Michael Barbaro, host of the New York Times podcast The Daily, opened Wednesday’s episode with the story of the sacking of the Secretary of State: ‘His relationship with President Trump was rocky from the start, but in the end, nobody was more surprised that Rex Tillerson was fired than Rex Tillerson’. Really? If that’s true, then Tillerson was even more out of touch than anyone realised. American functionaries on the other side of the globe knew last month that a Rexit was imminent.
It seems Stormy Daniels has finally asked herself the question the rest of us have been asking since January, when the Wall Street Journal revealed that Donald Trump’s personal lawyer had paid the porn star to keep quiet about an alleged affair: Why did she settle for just $130,000? The agreement between Daniels, real name Stephanie Clifford, and Trump’s lawyer Michael Cohen regarding an affair alleged to have begun and ended a decade ago was made in October 2016.
Being a writer-editor-pundit in Donald Trump’s Washington is a 24/7 job. In the last year, I’ve had countless nights of missed dinners and lost sleep, along with a few canceled concerts and ruined respites. But there was one mission from which not even a Trump tweet starting a nuclear war could keep me: I flew 18,000 miles to watch Olympic curling. Really. Admittedly, the trip would have had me well placed if war did break out.
Muck Rack makes it simple to find people, tweets, or articles that mention any name, keyword, company, hashtag etc. We've compiled this guide to help you make the most of your search.
Selecting a term
Start searching tweets, articles from media outlets, articles mentioned in tweets, journalists'
names, titles and bios with some suggested searches:
Companies or Topics (e.g. iPhone, Microsoft)
Phrases (e.g. "cloud computing") — use quotes to keep the terms together
Twitter handles (e.g. @username) — returns those who have mentioned or replied to
Names (e.g. "David Pogue")
Hashtags (e.g. #sxsw, #london2012)
Bio details (e.g. vegan, Olympics, father)
Muck Rack's Advanced Search allows for many boolean operators.
Find results that mention multiple specified terms, use AND or
+. For example, ensure each result contains both Elon Musk and Mark Zuckerberg by
searching Musk AND Zuckerberg or Musk + Zuckerberg.
Use the operators OR or , to broaden your search when you'd like either of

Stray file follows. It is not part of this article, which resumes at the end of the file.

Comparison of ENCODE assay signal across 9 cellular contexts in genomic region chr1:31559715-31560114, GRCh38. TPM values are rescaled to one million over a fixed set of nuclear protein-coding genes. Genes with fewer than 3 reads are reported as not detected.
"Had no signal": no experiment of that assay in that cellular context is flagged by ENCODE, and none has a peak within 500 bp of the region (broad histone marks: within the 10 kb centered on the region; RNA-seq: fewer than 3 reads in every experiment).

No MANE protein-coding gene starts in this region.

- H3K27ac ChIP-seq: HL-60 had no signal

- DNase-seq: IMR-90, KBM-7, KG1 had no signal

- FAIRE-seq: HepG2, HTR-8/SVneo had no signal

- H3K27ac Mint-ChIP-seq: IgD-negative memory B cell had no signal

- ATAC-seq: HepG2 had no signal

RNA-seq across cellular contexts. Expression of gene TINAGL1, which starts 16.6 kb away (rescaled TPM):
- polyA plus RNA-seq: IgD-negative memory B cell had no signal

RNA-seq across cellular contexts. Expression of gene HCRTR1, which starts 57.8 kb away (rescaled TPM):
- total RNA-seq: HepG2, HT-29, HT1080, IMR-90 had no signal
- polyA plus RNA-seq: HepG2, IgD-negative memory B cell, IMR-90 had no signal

multiple terms to appear in results. (This is the default behavior of our search when no operators
are used). For example, results will contain either cake or cookie by searching cake OR cookie or cake,cookie
Use NOT or - to subtract results from your search. For
example, searching Disney will yield results about the Walt Disney Company as well as Walt Disney
World Resort. To exclude mentions of Disney World, search for Disney -World or Disney
When using one of these operators with a phrase, enclose it in quotation marks. For example, you can
find results about smartphones excluding Apple's iPhone 4S by searching smartphone -"iPhone
Exact case matching or punctuation
If you're searching for a brand name or keyword that relies on specific punctuation marks or capitalization, you can
find results that match your exact query by adding matchcase: before the keyword you're searching for, like matchcase:E*TRADE .
Use parentheses to separate multiple
boolean phrases. For example, to find journalists talking about having fun in Disney World or
Disneyland, search for ("disney world" OR disneyland) AND fun.
An asterisk can be used to search for any variation of a root word truncated by the asterisk. For example, searching for admin* will return results for administrator, administration, administer, administered, etc.
A near operator is an AND operator where you can control the distance between the words. You can vary the distance the near operation uses by adding a forward slash and number (between 0-99) such as strawberries NEAR/10 "whipped cream", which means the strawberries must exist within 10 words of "whipped cream".